Optimistic Thinking Ends Drought

Use these tips from positive thinking expert Norman Vincent Peale to revive your faith and spirit.

Posted in , Dec 12, 2008

When I receive a call for counseling, the people who seek my help usually have some clear-cut reason for their unhappiness: marital difficulties, broken relationships, emotional problems, financial worries. All very specific, very real.

But there are also some whose complaints are harder to pin down. These people are beset by nameless fears and anxieties. They feel isolated and inadequate. The life-force in them has grown dim. They know they are living far below their potential, but they don't know why. There is something parched and arid about them, like plants deprived of water. And indeed this is their trouble: They are living in a spiritual drought.

These people remind me of a story from sailing-ship days about a vessel becalmed off the coast of South America. Week after week went by; the wind did not blow; the ship could not move. The sailors were dying of thirst when another schooner drifted close enough to read their frantic signals for help. Back came the answer: "Let down your buckets!" When they did, they found water fit to drink beneath their keel. Far from the coast though they were, the freshwater current from the mighty Amazon River surrounded them. All they had to do was reach for it.

I like that story, because I have spent my life trying to persuade people that the love of God surrounds them at all times, and the way to "let down their buckets" into this limitless reservoir is to apply the insights and principles set forth so clearly in the Bible.

There is nothing obscure or complicated about this message. It tells us that God designed us to live joyous, productive, successful lives. To achieve such lives, he knew we would need his help, and he promised that this flow of power would be available to all who would follow the instructions He set down very plainly. You can choose to accept that blueprint for living. You can choose to ignore it. The choice you make has everything to do with the transmission of that power.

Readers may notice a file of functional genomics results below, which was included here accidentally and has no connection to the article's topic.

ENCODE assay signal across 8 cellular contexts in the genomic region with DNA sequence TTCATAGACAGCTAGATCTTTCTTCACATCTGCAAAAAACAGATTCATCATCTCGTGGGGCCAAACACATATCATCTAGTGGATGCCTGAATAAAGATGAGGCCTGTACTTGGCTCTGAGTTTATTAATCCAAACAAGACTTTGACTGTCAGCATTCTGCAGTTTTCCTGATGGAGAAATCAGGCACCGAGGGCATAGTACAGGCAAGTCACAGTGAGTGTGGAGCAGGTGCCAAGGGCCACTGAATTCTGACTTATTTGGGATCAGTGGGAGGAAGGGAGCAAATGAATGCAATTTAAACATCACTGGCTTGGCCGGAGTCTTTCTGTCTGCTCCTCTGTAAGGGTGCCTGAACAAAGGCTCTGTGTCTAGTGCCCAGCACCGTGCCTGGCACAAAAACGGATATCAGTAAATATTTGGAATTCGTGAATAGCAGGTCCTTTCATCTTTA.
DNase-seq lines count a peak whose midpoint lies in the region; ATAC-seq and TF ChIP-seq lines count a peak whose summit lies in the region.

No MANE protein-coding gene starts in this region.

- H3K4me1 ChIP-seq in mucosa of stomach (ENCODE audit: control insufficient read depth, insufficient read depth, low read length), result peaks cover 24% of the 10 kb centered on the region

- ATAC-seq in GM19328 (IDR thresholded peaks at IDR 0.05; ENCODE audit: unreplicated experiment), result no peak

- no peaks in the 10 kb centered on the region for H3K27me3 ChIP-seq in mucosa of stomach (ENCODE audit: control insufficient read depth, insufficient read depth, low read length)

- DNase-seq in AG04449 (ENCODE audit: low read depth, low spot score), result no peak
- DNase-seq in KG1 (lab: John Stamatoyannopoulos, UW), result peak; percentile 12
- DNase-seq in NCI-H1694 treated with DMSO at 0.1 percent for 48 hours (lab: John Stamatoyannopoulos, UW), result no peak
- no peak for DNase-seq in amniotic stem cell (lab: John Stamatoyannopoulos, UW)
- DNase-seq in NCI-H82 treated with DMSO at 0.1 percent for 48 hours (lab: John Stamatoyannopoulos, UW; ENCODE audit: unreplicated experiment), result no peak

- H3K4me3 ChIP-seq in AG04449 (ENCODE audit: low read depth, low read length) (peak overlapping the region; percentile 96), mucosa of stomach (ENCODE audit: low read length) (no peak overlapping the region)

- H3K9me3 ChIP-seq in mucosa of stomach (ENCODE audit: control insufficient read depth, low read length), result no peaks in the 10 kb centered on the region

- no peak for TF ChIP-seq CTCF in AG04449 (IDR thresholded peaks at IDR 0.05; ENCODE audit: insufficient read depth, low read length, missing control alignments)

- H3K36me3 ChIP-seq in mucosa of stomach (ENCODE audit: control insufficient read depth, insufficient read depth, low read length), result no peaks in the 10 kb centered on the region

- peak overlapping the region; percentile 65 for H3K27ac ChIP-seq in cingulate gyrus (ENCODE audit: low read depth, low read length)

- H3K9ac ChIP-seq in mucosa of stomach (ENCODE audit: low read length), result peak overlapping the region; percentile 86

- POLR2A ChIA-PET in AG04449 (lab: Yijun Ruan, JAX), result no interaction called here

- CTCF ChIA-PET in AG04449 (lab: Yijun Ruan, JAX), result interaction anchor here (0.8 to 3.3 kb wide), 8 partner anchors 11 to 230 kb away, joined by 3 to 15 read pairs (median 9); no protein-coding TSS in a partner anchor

Anyone who observes people closely knows that certain attitudes and certain actions are destructive. Fear, hatred, anger, self-doubt, cruelty, dishonesty, selfishness, promiscuity. These negative forces can reduce the flow of power to a trickle, or in some cases shut it off altogether.

So when spiritually enervated people come to me, I try to offer some suggestions designed to unblock the flow of power in their lives. Here are four of those suggestions .

1. Have a heart-to-heart talk with your conscience.
A remarkable thing, the human conscience. Some people claim they have none, but this is not true. God built a sense of right and wrong into us whether we admit it or not. A wise Frenchwoman, Madame de Stall, once wrote, "The voice of conscience is so delicate that it is easy to stifle it, but it is also so clear that it is impossible to mistake it."

It has been my observation that one of the most common causes of depression, spiritual anemia and alienation from God is a repressed sense of guilt festering in the unconscious mind. Being human, we all make mistakes. And often, being human, we try to sweep them under the rug. But this is just asking for trouble, because the penalty is a feeling of unworthiness, a loss of self-esteem, a decline of confidence. Countless unhappy people go through life dragging these chains when what they need to do is face up to the transgression, acknowledge it, make amends, ask God's forgiveness, then forgive themselves.

Your conscience will tell you when you need to do that, if you will just listen to it. Give it a chance!

2. Harness the healing forces in gratitude.